Rights Court Tells Armenian Judges to Take New Look at Ex-President’s Case

The European Court of Human Rights in Strasbourg, France. (Photo via CherryX/Wikipedia)

STRASBOURG, France (CN) — The European Court of Human Rights issued its second-ever advisory opinion Friday in the prosecution of a former Armenian president, saying a national court should decide whether the law he is charged under is more severe than the one it replaced.

The Constitutional Court of Armenia asked the Strasbourg-based court to decide whether the prosecution of Robert Kocharyan is compatible with the European Convention on Human Rights, which established the court in 1953.

Kocharyan has been charged with “overthrowing the constitutional order of Armenia” for his role in the 2008 elections, but the statue he has been charged with violating didn’t come into effect until 2009. Kocharyan has dismissed the charges as politically motivated. 

A 17-judge panel at the Court of Human Rights unanimously found Friday that a law criminalizing an act passed after the act has taken place is not compatible with the convention if the “subsequent law is more severe than the law that was in force at the time.” 

The Armenian government argued that there was a similar statue in force in 2008, so the charges don’t violate the principle of non-retroactivity. Whether the statutes are similar is up for a national court to determine based on the specific circumstances in the case at hand, the rights court found.

Armenia’s high court also asked the Court of Human Rights to weigh in as to whether the convention allows so-called referential legislation, when laws reference provisions beyond the statute. The statue that Kocharyan is charged with refers to articles on the country’s constitution. 

Friday’s opinion held that the convention does not explicitly forbid referential legislation, but advised that “the most effective way of ensuring clarity and foreseeability is for the reference to be explicit, and for the referencing provision to set out the constituent elements of the offence.” The statute in Kocharyan’s case does not do that. 

After serving as president for two terms from 1998 to 2008, Kocharyan was constitutionally ineligible to run for reelection in 2008 in the ex-Soviet state. He backed his prime minister Serzh Sargsyan, who ultimately won, but supporters of the opposition took to the streets, claiming the election was unfair.

At least 10 people were killed in the ensuing crackdown by police. Kocharyan also declared a 20-day state of emergency and members of the opposition were arrested.

Sargsyan served as president until 2018, when, despite being banned by the constitution from serving again as prime minister, was reelected to his former post. That election led to another round of protests and Sargsyan stepped down, replaced by the opposition party leader Nikol Pashinyan.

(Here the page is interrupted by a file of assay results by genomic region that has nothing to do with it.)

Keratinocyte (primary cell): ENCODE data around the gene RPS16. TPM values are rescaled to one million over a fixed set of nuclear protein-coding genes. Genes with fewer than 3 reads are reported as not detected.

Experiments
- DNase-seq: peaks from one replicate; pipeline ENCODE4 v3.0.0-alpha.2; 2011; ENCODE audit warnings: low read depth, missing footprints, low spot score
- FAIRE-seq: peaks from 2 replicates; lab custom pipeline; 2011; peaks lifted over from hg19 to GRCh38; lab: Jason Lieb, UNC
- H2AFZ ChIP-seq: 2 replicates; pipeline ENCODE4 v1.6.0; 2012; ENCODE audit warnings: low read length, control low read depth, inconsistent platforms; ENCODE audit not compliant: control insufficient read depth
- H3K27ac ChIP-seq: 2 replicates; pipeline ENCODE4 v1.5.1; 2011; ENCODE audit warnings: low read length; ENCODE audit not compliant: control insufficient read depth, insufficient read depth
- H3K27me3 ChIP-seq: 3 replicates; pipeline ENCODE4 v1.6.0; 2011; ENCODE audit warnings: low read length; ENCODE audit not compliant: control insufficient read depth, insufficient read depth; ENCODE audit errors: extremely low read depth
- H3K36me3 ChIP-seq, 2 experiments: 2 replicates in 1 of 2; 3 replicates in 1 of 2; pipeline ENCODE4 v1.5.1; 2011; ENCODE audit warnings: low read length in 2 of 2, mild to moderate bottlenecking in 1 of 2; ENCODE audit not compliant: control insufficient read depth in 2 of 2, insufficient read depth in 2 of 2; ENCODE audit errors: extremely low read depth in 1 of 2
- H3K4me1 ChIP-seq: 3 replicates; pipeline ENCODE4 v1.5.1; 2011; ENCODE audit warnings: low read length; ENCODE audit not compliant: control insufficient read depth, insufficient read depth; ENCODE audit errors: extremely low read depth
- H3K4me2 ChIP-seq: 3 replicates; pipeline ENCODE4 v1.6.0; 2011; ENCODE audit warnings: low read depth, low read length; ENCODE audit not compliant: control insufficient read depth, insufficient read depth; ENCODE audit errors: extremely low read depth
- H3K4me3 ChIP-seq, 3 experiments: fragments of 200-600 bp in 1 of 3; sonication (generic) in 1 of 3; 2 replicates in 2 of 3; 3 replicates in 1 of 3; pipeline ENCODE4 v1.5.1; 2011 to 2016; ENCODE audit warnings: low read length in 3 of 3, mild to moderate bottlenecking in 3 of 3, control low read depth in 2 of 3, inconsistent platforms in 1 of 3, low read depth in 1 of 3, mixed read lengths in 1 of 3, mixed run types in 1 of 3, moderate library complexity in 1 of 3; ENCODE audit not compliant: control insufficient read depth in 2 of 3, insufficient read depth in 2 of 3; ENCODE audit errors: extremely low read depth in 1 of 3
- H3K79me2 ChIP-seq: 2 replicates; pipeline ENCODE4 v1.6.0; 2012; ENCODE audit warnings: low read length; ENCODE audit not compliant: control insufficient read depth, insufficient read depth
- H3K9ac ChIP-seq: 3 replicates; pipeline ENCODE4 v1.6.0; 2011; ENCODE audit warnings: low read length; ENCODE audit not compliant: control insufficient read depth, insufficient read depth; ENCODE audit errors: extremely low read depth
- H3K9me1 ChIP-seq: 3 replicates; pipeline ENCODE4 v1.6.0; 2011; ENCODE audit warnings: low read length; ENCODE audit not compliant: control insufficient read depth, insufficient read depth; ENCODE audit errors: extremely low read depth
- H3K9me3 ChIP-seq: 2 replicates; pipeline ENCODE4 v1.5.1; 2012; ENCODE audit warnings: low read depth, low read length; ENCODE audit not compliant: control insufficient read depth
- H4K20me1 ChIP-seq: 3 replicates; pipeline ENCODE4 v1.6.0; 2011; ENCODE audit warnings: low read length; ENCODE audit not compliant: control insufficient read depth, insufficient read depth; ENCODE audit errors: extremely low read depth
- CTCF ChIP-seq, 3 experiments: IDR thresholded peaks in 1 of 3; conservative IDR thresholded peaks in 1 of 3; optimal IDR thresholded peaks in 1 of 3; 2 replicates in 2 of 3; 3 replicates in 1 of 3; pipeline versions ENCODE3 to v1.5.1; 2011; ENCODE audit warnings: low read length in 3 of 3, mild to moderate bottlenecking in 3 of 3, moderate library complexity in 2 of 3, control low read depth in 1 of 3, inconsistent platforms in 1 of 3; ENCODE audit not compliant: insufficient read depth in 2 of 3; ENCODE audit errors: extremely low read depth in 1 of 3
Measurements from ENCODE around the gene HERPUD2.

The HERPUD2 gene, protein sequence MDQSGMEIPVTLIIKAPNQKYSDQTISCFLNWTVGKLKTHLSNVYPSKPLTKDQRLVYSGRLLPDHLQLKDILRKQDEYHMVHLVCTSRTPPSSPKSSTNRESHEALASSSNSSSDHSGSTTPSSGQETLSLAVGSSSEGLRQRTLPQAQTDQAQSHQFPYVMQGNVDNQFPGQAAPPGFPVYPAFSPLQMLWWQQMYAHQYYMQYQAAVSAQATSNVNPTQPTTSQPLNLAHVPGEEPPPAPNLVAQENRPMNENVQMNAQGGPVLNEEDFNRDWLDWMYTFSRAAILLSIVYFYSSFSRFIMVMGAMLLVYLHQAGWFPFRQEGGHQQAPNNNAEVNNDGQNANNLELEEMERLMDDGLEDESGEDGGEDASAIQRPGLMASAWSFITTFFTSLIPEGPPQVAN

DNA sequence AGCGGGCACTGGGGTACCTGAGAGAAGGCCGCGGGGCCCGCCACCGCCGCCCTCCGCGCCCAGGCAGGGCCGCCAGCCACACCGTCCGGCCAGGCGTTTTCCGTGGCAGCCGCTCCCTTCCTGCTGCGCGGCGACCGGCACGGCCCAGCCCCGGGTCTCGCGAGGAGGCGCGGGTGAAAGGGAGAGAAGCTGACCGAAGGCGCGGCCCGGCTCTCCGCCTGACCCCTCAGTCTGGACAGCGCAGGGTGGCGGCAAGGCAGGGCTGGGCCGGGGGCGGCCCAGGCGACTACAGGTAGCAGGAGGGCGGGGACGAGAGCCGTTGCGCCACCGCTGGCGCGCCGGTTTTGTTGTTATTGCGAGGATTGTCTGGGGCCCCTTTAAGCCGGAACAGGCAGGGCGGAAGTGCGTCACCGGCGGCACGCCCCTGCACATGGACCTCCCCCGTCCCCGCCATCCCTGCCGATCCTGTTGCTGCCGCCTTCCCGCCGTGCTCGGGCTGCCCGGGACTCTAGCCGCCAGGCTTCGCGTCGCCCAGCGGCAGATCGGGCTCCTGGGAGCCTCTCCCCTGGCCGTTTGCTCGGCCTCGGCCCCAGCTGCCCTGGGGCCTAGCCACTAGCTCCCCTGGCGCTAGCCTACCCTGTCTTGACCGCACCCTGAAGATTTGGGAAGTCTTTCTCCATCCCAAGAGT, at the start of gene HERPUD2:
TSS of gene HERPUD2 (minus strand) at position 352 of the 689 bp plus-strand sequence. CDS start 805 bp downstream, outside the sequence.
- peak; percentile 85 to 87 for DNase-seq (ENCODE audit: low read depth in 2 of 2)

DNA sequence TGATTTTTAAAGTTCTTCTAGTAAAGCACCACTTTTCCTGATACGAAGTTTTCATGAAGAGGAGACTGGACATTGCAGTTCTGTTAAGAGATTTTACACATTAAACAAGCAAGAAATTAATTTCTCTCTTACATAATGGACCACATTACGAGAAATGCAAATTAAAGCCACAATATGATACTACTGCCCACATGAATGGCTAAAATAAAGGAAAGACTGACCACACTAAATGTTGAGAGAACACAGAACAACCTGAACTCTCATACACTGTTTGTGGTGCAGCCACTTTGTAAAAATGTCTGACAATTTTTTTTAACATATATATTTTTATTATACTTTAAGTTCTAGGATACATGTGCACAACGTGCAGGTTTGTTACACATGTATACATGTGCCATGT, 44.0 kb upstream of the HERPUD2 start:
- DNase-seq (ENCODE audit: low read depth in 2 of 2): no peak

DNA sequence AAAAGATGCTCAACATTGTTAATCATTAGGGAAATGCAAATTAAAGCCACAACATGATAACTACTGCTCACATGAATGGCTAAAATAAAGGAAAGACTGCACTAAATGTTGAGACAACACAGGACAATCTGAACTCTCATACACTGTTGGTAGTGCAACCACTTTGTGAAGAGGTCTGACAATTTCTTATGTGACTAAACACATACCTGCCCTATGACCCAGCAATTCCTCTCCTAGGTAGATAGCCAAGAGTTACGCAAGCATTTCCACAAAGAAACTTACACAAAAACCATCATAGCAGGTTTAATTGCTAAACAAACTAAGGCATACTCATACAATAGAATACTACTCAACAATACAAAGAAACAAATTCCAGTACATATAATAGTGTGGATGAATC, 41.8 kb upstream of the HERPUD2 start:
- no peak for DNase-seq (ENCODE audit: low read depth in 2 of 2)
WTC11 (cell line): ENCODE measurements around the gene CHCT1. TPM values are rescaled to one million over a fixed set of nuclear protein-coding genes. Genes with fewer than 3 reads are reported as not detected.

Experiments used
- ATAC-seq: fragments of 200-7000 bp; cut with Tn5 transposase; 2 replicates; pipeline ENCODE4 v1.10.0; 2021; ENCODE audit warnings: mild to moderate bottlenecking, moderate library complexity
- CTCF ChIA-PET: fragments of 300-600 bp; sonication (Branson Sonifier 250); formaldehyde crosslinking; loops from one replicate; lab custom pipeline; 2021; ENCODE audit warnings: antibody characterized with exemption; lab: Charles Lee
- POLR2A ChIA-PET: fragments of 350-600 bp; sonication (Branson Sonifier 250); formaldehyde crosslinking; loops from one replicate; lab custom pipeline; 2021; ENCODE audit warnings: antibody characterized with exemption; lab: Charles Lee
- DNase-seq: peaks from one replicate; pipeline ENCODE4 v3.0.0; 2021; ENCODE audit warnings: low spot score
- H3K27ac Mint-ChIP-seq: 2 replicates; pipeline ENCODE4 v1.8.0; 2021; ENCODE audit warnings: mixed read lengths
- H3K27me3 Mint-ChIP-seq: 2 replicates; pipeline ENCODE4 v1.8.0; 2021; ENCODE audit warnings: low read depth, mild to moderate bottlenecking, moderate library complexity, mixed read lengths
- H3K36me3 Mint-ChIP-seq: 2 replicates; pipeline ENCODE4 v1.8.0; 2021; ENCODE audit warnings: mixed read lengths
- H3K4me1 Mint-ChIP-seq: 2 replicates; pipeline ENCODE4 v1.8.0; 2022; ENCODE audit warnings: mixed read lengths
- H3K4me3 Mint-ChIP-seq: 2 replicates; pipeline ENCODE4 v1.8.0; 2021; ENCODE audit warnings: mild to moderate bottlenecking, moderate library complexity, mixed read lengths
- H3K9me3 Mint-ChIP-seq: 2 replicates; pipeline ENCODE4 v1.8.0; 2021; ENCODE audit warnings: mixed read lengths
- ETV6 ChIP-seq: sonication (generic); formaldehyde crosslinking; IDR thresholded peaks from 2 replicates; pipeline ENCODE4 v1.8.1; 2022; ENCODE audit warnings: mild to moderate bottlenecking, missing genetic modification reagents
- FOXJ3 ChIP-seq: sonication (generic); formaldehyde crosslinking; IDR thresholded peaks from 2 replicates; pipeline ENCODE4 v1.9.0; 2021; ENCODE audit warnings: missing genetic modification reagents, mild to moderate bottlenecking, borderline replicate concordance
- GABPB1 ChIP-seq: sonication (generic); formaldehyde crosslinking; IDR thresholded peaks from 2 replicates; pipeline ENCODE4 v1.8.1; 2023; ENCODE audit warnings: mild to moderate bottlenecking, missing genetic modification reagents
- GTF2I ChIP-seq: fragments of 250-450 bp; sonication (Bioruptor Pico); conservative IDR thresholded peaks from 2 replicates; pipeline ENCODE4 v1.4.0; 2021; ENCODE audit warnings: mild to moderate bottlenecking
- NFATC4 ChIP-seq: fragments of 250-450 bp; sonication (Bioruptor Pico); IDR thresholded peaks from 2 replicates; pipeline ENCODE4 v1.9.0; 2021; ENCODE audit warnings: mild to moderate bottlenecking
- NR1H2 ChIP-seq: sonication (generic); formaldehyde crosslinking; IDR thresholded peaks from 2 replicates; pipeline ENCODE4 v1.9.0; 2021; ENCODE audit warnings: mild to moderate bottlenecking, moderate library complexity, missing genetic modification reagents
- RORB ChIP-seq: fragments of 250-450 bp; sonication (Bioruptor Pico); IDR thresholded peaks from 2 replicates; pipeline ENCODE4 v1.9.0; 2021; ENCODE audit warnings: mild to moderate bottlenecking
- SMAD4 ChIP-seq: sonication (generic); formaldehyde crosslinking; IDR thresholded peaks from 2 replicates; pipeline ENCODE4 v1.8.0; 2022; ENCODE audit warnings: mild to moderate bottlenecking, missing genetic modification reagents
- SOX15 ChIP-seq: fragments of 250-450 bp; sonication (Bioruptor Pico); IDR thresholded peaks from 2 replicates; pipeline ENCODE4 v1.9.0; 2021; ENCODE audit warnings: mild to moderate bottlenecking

Pashinyan spent several years in jail for his role in the 2008 protests and a few months after his election, Kocharyan was arrested. Pashinyan denies that the charges are politically motivated.

“All those who say that Robert Kocharyan is a political prisoner say that I have the right to bring the Armenian Armed Forces and tanks to Yerevan and crush any opposition manifestation under the track-layers. If I have no right to do it, it means Robert Kocharyan cannot be a political prisoner,” the prime minister in a statement last year. 

Coincidentally, the protocol giving the Court of Human Rights the ability to issue advisory opinions came into effect less than a month after Kocharyan’s arrest. Protocol Number 16 was proposed in 2013 and ratified in 2018, though not all parties to the convention have signed it. It allows a country’s high court to request an interpretation of rights guaranteed in the convention. 

The court’s first advisory opinion came in response to a request from France in 2018, which wanted clarity on parental rights of the intended mothers of children born abroad via surrogacy. 

Though the rights court addressed two of the questions put to it by the Armenia court, it said it could not deal with the other two. They asked the court to define the concept of a “law” under Article 7 of the convention, which forbids the prosecution of anyone under a law that was not in place at the time the crime occurred. 

“The court could not see any direct link between the first two questions and the proceedings against Mr. Kocharyan,” the Strasbourg-based court said. “Any answers to the first and second questions would be of an abstract and general nature and beyond the scope of an advisory opinion.”

In an unrelated legal proceeding, an Armenian court ruled Friday that Kocharyan can remain in a hospital until the end of the Covid-19 pandemic, rather than returning to the penitentiary where he was being held. He’s been at the Izmirlian Medical Center in the Armenian capital city Yerevan since having emergency surgery earlier this month. 

The case will now return to the Armenian court.

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